'We don’t have enough people to defend the state' – Israel's military leaders feared the worse in 1973
The day after the Yom Kippur War began with a surprise Arab attack on the holiest day of the Jewish calendar, both IDF Chief of Staff David Elazar and Defense Minister Moshe Dayan warned that the conflict could lead to the destruction of the 25-year-old country
Israel's military leaders during the 1973 Yom Kippur War feared that the conflict could lead to the destruction of the state, according to protocols released Monday by the IDF Archive at the Defense Ministry.
The war began on October 6, 1973, when a coalition of Arab forces launched a surprise strike on Israel on Yom Kippur – the holiest day of the Jewish year. Both Egyptian President Anwar Sadat and Syrian President Hafez Assad believed that striking the Jewish state on its most sacred day would be detrimental to IDF morale.
The strike caught Israel by complete surprise. The military strongholds in the Suez Canal (Egyptian front) and the Golan Heights (Syrian front) were sparsely manned, as were the rear posts.
Then-IDF Chief of Staff David Elazar ordered a mobilization of the entire reserve force, but the emergency warehouses, meant among other things to supply reserve forces, were nearly empty; and the regular forces were in near disarray.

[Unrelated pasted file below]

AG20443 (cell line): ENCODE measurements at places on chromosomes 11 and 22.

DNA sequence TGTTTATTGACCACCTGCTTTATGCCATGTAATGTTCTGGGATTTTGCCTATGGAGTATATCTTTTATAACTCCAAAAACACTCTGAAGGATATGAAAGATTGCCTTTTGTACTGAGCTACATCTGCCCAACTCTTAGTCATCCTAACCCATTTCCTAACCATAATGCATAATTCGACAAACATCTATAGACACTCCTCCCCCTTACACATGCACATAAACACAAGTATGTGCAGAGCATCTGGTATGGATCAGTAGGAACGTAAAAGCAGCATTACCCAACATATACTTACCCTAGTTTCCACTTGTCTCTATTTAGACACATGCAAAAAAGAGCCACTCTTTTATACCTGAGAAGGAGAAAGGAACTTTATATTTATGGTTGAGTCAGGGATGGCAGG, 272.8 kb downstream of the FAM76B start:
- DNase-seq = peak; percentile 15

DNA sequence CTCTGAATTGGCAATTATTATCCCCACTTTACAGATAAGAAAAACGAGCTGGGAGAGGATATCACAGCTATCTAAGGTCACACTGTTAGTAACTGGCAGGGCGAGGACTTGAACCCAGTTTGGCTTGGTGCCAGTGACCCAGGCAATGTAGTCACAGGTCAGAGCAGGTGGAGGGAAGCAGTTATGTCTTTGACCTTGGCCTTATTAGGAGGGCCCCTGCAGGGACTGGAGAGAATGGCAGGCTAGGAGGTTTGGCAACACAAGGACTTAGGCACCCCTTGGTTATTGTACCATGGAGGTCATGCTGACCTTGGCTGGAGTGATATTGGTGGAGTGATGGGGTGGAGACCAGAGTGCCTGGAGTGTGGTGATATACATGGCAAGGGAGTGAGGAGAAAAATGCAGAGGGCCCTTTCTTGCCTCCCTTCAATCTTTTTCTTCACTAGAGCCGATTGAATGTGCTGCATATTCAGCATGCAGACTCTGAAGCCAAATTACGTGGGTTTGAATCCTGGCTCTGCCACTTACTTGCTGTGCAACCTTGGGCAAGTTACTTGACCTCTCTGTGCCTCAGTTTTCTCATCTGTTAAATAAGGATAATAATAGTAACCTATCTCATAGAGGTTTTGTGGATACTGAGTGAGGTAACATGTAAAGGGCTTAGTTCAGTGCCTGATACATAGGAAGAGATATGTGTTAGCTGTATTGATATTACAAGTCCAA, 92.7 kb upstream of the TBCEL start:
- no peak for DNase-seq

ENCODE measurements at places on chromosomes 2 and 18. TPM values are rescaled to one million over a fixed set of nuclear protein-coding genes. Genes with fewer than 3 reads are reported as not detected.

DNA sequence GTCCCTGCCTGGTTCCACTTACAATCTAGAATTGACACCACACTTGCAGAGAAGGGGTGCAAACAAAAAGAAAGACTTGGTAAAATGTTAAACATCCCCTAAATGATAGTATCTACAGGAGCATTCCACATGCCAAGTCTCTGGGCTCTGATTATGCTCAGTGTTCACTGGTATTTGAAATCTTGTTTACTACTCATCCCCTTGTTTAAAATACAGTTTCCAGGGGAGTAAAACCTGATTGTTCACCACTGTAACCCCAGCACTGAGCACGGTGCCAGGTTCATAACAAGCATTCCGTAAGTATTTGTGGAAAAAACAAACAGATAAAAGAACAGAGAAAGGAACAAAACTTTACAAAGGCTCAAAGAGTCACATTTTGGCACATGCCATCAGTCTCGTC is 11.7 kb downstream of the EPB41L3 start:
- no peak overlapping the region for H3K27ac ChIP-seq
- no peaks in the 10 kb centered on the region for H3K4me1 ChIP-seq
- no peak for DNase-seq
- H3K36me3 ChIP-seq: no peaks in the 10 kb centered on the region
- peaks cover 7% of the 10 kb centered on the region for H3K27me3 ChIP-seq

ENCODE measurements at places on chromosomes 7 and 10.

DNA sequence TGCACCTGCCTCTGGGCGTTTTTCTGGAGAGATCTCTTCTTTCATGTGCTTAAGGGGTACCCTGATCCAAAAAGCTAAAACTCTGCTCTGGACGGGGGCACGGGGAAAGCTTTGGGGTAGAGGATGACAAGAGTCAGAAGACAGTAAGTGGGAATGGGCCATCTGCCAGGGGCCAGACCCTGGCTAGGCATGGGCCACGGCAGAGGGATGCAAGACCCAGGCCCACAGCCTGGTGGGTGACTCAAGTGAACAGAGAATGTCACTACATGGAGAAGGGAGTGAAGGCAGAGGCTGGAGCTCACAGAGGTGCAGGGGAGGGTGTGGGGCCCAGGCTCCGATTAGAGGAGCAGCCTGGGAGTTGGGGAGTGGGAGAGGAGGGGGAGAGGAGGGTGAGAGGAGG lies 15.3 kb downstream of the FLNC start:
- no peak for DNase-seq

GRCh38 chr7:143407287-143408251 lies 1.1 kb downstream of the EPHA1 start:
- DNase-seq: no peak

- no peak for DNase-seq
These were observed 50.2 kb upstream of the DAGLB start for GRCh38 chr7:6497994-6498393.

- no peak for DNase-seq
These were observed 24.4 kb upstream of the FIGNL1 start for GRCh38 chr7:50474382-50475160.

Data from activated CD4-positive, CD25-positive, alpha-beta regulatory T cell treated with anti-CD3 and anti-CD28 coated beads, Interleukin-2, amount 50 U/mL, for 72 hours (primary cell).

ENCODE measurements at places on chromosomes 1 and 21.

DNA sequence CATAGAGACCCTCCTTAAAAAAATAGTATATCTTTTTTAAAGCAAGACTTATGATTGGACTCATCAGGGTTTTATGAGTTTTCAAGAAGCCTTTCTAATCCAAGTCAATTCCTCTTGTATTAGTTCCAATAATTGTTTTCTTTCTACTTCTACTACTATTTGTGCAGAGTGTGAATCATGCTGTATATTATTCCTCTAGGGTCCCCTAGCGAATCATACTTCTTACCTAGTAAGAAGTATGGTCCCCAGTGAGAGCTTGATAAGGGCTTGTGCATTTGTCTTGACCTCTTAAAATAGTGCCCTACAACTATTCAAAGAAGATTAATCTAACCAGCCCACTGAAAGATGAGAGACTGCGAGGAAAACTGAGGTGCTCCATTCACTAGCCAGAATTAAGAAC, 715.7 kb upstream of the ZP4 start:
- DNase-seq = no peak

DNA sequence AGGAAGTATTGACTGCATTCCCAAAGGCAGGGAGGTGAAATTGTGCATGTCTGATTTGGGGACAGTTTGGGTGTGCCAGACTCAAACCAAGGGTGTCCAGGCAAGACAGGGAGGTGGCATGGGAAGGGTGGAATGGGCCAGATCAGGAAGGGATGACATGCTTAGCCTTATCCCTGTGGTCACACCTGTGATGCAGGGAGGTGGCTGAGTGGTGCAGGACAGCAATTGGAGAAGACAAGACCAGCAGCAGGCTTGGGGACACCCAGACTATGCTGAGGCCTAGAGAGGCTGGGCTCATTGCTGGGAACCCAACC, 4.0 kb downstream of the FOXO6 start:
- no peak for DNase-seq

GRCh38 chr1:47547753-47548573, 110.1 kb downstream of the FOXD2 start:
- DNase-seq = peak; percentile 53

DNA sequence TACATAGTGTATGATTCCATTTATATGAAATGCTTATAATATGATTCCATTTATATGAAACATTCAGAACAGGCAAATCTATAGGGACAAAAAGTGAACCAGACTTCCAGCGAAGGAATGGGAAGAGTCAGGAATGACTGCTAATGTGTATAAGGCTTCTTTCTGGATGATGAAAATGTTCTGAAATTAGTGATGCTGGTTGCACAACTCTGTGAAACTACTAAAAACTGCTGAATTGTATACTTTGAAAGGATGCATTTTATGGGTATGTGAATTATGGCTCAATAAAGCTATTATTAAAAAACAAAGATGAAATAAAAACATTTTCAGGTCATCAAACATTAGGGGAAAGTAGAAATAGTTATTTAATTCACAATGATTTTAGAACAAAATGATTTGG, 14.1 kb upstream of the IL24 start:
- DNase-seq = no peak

In one discussion by the IDF General Staff on the day after war broke out, Elazar announced: "Friends, this is really a battle for Israel, it's right up to the (Mediterranean) sea."
In the same discussion, then-Defense Minister Moshe Dayan also expressed fear for the fate of the State of Israel.
"What am I most afraid of in my heart? That the State of Israel will eventually be left with insufficient weapons to defend itself," he said. "It doesn't matter where the line is."
Israel "will not have enough tanks and no planes and no people and no trained people to simply defend the Land of Israel .... And in the end no one will wage this war for us ... and the Arabs will pounce on us from all sides ... so I want to say that to Golda," Dayn said, referring to then-Prime Minister Golda Meir.
Dayan also considered calling up males who either too young or too old to have been enlisted to help defend the country.
The war took the world powers by surprise as well. The Soviet Union aligned itself with the Arab forces, preventing the UN Security Council from intervening in the fighting and sending weapons to Egypt and Syria.
The U.S. eventually sided with Israel and began sending the IDF massive quantities of weapons and ammunition.
On October 22, the UN Security Council passed Resolution 338 calling for a ceasefire and urging "all parties to the present fighting to terminate all military activity immediately."
The armistice came into effect 12 hours later, but tensions remained high and sporadic fighting still erupted. Fighting on all fronts eventually came to an end on October 26.
The war claimed the lives of 2,569 IDF soldiers and left some 7,500 others wounded. Another 301 soldiers were taken captive and later returned to Israel.